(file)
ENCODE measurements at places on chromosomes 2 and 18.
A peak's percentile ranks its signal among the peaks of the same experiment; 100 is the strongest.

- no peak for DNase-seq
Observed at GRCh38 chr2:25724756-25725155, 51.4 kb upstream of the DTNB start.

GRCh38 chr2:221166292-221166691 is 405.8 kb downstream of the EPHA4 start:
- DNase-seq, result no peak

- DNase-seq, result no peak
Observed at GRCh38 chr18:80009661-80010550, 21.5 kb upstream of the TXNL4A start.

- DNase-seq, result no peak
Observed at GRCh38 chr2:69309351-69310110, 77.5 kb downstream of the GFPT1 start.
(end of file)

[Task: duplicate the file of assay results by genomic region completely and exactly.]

ENCODE measurements at places on chromosomes 2 and 18.
A peak's percentile ranks its signal among the peaks of the same experiment; 100 is the strongest.

- no peak for DNase-seq
Observed at GRCh38 chr2:25724756-25725155, 51.4 kb upstream of the DTNB start.

GRCh38 chr2:221166292-221166691 is 405.8 kb downstream of the EPHA4 start:
- DNase-seq, result no peak

- DNase-seq, result no peak
Observed at GRCh38 chr18:80009661-80010550, 21.5 kb upstream of the TXNL4A start.

- DNase-seq, result no peak
Observed at GRCh38 chr2:69309351-69310110, 77.5 kb downstream of the GFPT1 start.